'Date my girls? You will face Secret Service first'
President Barack Obama said his daughters will be allowed to date during his second term - but any prospective teenage boyfriends will have to deal with the Secret Service.
The US president has long maintained a commitment to allowing Malia, 14, and Sasha, 11, to grow up as normally as possible, and pledged that over the next four years they would also have a special area in the White House for sleepovers with school friends.
By the time their father leaves office, the Obama girls will be 18 and 15.
They will have spent most of their school years living at 1600 Pennsylvania Avenue, and Malia will be at the age of proms and university applications.
They have so far been carefully shielded from the glare of publicity by their parents.
The public has seen them only in choreographed glimpses, including on their first day at school in Washington, watching the Super Bowl, and when the president coached Sasha's basketball team. As he celebrated his 2012 election win, they appeared on stage with him in Chicago looking poised, and much taller than four years ago.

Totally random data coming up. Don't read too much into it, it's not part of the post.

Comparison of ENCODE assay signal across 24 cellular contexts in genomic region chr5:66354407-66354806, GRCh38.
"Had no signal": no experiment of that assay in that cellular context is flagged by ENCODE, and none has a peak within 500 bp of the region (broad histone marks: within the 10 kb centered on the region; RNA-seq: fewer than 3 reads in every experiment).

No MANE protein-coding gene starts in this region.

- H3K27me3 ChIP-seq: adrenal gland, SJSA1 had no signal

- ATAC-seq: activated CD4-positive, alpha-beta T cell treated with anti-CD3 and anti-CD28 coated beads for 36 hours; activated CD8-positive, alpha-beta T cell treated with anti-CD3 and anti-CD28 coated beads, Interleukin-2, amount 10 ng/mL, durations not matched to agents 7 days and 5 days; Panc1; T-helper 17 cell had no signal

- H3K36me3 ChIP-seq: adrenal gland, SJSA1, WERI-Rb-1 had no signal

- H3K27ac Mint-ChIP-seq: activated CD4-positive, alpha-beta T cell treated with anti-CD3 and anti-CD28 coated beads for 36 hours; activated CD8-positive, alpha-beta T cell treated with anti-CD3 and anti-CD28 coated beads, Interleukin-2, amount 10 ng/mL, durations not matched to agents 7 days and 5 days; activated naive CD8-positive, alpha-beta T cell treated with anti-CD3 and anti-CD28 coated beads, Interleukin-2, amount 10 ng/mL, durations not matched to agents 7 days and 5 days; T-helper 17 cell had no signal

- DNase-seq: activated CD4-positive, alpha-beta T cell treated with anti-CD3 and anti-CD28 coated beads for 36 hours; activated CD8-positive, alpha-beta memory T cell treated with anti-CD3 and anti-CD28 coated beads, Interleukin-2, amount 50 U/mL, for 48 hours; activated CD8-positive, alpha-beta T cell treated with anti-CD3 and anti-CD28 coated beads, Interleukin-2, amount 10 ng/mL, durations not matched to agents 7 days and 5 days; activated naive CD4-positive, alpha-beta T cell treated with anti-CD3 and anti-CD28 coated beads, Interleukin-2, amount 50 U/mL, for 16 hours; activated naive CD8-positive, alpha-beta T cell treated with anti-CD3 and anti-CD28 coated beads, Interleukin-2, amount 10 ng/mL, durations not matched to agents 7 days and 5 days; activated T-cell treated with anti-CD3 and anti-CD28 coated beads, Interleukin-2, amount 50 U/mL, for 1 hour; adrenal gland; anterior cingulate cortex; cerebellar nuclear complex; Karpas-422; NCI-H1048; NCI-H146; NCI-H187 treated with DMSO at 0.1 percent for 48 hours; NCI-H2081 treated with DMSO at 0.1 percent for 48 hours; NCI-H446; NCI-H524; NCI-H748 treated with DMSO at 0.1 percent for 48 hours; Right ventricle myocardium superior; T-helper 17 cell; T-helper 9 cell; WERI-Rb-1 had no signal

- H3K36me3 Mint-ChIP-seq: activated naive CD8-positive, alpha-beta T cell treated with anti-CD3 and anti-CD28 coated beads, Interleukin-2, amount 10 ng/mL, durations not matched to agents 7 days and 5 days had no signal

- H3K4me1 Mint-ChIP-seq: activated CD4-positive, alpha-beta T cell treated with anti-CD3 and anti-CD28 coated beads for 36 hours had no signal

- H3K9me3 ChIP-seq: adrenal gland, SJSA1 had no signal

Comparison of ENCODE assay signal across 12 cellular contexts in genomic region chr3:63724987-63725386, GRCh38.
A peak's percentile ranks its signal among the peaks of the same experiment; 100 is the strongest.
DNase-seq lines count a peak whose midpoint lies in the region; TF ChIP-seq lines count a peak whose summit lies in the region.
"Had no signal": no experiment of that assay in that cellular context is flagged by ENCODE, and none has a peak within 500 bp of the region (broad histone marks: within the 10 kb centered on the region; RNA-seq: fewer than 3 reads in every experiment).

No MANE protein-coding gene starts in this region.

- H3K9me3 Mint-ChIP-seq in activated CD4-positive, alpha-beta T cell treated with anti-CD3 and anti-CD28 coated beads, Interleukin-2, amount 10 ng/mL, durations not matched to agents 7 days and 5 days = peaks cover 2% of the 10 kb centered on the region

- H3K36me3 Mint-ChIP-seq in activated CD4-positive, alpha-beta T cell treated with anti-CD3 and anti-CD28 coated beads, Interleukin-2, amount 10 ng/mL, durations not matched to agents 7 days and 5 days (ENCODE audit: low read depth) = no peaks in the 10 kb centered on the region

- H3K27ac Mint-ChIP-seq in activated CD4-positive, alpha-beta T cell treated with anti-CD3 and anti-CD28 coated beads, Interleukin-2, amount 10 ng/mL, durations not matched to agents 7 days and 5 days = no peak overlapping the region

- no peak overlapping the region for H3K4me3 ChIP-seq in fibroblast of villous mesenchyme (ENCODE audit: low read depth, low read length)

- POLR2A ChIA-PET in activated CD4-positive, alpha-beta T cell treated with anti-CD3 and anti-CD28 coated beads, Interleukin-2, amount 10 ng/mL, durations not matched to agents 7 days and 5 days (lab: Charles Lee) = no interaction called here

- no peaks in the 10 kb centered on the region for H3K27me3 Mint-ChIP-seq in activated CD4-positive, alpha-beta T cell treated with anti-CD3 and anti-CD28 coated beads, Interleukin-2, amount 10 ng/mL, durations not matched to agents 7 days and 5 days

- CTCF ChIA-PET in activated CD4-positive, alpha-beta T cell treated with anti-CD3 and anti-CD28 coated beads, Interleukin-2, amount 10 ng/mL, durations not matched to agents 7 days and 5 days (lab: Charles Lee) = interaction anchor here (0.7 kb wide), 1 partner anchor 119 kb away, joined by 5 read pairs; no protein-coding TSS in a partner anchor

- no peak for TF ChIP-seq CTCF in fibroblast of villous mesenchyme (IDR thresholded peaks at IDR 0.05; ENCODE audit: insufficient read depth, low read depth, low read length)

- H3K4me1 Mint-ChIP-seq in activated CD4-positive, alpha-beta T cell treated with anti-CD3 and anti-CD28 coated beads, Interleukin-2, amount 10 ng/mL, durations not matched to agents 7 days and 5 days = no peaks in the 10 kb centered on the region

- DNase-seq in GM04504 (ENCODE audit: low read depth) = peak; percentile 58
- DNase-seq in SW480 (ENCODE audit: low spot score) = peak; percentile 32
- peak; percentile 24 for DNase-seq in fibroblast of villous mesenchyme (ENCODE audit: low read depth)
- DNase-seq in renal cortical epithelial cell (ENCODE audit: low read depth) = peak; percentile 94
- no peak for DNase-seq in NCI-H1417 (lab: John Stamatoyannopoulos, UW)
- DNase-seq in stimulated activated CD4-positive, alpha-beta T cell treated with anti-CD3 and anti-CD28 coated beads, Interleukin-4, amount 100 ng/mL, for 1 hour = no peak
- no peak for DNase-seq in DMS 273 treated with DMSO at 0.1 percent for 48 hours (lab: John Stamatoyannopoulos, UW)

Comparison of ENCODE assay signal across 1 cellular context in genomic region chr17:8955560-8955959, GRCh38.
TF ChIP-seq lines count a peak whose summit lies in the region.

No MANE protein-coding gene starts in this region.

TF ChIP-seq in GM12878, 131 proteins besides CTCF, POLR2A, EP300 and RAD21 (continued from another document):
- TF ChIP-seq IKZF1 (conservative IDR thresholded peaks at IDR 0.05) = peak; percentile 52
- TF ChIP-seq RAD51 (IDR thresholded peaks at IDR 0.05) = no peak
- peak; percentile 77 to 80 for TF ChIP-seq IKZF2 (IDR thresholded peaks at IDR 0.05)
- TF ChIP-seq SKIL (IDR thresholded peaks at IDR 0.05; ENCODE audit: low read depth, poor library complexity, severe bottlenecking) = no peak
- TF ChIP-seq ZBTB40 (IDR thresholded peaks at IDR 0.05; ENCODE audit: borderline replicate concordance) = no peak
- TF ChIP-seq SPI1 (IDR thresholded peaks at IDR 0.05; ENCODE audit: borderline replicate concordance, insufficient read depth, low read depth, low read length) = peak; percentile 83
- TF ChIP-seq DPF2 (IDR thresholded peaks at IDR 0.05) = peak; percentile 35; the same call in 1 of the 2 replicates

In his 2008 victory speech, Obama made his daughters a promise that led to the arrival of the family's dog, Bo.
This time he told them: "Sasha and Malia, before our very eyes you're growing up to be two strong, smart, beautiful young women, just like your mom. And I'm so proud of you guys. But I will say, for now, one dog's probably enough."
In an interview on election day, Obama was asked by US radio host Ryan Seacrest whether the girls would be allowed to date boys during his second term.
The president said: "I think any young man who has the guts to get through Secret Service deserves a hearing."
He added: "All they (Malia and Sasha) want to do is be treated like anybody else. I embarrass them all the time. Michelle is very good about making sure that we're creating a space for them where they can have sleepovers.
"They can go to the mall. They can go to the movies. They're going to homecomings at their school."
The president has promised Malia that she will be able to learn to drive, rather than being ferried around by the Secret Service.
However, unlike the majority of their contemporaries, the Obama girls will not be on Facebook.
Michelle Obama told ABC News last month that she has had serious conversations with them about the perils of the internet and social media, and has told her children they have a "little extra burden" to carry in how they behave.
She told them: "You can't go off on somebody, you can't act bratty. You may be having a moment, but somebody could use that moment and try to define you forever. So you want to be cognisant of that. So there you go, Malia. There's your hardship. You're not going to have Facebook for a long time." - ©The Daily Telegraph